Immigrationism, Racism And Moral Monopoly

By Mark O'Connor
Volume 4, Number 2 (Winter 1993-1994)
Issue theme: "An international perspective on migration"

Immigrationism -

First Sketch of an Ideology

The world average for net immigration is of course zero. Most countries take in about as many immigrants as they produce emigrants. Overpopu-lation may be the greatest current problem for most nations, yet a well balanced immigration program need contribute little to this.

Only a handful of countries, such as Australia and Canada, have seriously unbalanced immigration programs. In these countries many more thousands of people enter the country than leave it each year. The net influx then becomes a serious problem both for the economy and for achieving population stability and ESD, (Ecologically Sustainable Development).

The word 'immigrationism' in my title is not a mere synonym for immigration. We are talking about an ideology - one that is currently omnipresent in the media. Immigrationism is the belief that a large surplus of immigrants over emigrants is a normal and healthy situation.

Like all ideologies, immigrationism is dangerous because it invokes our moral sense and then applies it to a simplified and perhaps misleading model of the universe. Yet, like all ideologies, it becomes less dangerous once one has a name for it. One can then keep long-term tabs on the creed, note and remember what sorts of people its leaders have been, and also which awkward facts its PR may have swept under the carpet.

Oddly enough, we have had till recently no common word for 'immigrationism' and have had to speak clumsily and rather misleadingly of 'the ethnic lobby' (as though most immigrants were immigra-tionists). It is even possible that I am the first person to coin or use the word 'immigrationism' in the present debate. Yet if so, how have we done without it? Immigrationism is surely as vivid and identifiable a presence in Australian politics as environmentalism or monetarism.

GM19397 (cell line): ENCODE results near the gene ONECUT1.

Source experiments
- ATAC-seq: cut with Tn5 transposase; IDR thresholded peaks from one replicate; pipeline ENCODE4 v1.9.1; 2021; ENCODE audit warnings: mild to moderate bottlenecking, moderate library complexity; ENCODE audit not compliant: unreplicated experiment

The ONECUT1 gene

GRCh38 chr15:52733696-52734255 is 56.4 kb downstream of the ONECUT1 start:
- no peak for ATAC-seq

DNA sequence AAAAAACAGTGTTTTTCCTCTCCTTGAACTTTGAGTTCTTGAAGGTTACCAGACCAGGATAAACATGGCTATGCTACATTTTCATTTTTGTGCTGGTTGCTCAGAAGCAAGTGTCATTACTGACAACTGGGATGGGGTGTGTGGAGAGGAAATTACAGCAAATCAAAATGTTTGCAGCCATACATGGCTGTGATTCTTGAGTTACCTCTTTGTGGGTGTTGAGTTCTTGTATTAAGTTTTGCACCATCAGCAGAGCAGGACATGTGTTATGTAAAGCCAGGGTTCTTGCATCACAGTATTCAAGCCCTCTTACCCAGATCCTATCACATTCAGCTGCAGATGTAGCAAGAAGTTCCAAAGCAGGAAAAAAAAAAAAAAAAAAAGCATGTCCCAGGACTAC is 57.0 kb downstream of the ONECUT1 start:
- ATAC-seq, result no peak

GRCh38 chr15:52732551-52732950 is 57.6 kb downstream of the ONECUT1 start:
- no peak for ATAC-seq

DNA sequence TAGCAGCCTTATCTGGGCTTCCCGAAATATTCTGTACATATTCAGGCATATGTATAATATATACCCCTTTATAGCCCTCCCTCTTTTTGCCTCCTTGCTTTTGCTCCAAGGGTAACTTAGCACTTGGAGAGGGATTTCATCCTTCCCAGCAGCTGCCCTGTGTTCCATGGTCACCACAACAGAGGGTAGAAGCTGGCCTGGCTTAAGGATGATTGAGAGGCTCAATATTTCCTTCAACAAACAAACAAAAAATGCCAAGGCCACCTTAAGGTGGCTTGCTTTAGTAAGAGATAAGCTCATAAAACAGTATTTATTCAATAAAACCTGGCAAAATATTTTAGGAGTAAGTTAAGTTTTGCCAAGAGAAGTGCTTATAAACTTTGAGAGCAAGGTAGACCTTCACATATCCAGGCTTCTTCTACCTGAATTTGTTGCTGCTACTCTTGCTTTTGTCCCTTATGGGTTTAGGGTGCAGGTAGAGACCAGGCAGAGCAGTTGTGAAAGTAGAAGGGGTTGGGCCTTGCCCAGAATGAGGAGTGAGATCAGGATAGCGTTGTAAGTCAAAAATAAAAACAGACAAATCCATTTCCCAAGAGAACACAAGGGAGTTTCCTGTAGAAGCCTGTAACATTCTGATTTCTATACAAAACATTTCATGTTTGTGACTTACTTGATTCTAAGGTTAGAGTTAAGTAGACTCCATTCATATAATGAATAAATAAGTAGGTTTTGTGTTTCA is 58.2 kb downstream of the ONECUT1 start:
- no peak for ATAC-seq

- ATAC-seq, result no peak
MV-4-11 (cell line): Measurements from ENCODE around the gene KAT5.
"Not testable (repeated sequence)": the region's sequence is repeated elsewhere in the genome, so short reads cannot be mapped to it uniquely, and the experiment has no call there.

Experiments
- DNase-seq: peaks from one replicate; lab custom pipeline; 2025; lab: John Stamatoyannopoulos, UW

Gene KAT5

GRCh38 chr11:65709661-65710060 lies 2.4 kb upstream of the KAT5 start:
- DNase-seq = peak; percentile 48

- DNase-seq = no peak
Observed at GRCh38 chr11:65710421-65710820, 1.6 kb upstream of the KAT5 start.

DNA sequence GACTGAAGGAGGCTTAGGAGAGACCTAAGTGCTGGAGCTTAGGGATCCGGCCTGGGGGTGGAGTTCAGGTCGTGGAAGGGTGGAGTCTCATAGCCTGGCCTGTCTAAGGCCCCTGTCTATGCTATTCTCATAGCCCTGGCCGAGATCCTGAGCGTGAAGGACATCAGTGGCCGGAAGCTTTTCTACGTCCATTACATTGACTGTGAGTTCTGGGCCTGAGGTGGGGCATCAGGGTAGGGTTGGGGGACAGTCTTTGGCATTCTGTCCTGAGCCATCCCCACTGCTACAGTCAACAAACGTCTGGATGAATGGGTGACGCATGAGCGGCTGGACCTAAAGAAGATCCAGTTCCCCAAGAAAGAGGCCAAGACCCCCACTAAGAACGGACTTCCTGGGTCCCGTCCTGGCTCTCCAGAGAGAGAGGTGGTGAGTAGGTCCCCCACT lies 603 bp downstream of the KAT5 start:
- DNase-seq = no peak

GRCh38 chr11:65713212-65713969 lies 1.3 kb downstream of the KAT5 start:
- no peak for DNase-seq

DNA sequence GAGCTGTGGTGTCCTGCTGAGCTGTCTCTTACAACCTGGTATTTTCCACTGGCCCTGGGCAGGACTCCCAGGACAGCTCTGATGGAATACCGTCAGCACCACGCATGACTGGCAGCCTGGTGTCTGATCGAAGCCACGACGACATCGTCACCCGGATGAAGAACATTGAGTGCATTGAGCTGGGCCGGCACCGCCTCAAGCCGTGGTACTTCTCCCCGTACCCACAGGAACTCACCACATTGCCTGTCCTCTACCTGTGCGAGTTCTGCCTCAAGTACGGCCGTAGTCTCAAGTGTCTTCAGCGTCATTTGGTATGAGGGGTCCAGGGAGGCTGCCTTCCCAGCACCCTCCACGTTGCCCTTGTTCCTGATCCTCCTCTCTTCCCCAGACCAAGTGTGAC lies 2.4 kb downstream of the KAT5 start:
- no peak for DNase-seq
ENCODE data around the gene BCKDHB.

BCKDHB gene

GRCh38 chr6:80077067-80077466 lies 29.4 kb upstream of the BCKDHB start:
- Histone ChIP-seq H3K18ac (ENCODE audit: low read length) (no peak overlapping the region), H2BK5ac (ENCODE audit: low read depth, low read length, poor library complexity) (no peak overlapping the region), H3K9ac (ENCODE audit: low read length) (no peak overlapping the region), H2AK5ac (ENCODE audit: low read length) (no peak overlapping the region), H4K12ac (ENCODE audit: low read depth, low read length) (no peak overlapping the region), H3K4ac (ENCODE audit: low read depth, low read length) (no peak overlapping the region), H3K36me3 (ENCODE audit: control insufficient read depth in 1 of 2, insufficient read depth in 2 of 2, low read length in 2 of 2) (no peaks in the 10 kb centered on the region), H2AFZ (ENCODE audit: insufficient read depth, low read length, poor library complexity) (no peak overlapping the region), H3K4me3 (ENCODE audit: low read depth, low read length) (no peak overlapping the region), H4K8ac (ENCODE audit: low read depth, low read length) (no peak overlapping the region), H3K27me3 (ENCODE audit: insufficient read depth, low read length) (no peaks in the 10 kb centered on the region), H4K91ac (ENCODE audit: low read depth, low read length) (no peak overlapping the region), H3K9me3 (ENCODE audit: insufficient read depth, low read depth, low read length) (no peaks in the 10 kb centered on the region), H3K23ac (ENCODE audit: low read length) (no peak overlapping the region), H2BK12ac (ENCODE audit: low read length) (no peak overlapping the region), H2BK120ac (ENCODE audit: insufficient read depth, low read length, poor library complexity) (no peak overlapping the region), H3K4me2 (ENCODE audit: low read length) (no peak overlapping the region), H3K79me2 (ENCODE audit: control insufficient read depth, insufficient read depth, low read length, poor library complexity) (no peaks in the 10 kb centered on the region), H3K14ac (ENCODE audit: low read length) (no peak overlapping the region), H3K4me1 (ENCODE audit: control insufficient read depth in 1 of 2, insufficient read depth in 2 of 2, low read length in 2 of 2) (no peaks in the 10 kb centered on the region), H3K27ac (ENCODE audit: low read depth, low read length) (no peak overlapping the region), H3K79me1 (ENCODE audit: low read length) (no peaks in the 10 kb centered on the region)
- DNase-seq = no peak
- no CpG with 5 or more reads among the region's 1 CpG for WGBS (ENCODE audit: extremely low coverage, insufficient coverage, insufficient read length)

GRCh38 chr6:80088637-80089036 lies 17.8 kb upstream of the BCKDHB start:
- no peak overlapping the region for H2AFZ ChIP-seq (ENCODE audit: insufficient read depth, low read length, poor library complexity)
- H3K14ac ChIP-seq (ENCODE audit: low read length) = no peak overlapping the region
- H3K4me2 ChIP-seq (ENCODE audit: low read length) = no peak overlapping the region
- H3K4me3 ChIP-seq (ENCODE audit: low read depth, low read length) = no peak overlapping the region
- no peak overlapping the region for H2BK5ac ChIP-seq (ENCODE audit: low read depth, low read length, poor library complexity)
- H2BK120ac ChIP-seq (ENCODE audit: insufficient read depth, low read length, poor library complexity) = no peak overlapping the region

There is now a second near-synonym which I will occasionally prefer this is 'the politically correct line on immigration,' or PCLI for short. As this second term suggests, immigrationism is part of the wider problem of political correctness - that is, of orthodoxies and assumptions that may constrict debate.

The current PCLI often presents itself as self-evidently humane and altruistic, and its opponents as selfish and chauvinistic end of discussion! However, our immigrant intake is not in fact dominated by refugees but by those whose skills are allegedly of value to us, and by those whose own ethnic groups, motivated by ethnic chauvinism ('racism') or family loyalty, have lobbied hardest. Further, a glance at the politically correct discourse of mainstream Australian media will show that it is in fact obsessed with materialist values, e.g. with ways to increase GDP, (Gross Domestic Product).

So let's take a closer look at one of the crucial code-words of the PCLI.

The Use of 'Racism' to Inhibit Debate

Twenty-five years ago, in the Vietnam era, we Australians had a conservative establishment, a rather complacent, self-indulgent and self-perpetuating establishment. It saw itself as right-wing, and it far too readily dismissed its dissidents as pro-Communists or pink. Today we have a similarly complacent establishment, but one that sees itself as left-wing, and far too readily dismisses its dissidents as crypto right-wingers.

This I think is the explanation for the common cant use of the word 'racism' in contexts which have little or nothing to do with race. Many of those who misuse this word are quite literate enough to know that 'racism' is not a loose synonym for any and every kind of prejudice against minorities. (They may not realize, though, that by their mis-use of this word they merge cultural or ethnic differences into racial ones, and thus re-create a central plank of Nazi propaganda).

They use the word in this way because they need a 'boo-word' - a word with such intensely negative connotations that, hopefully, no opponent in debate can shrug it off, yet so vague in its meaning that it can be applied to practically anyone who disagrees with them. As with the McCarthyites, who called anyone to their left 'pro-communist,' the trick is to loosen the original denotation of a word until it means less and less, while retaining the original intensely negative connotations. At the same time the true believer refuses to notice any degrees or gradations. To him or her 'a pinko is a pinko,' or 'a racist is a racist.'

'...for the past ten years we have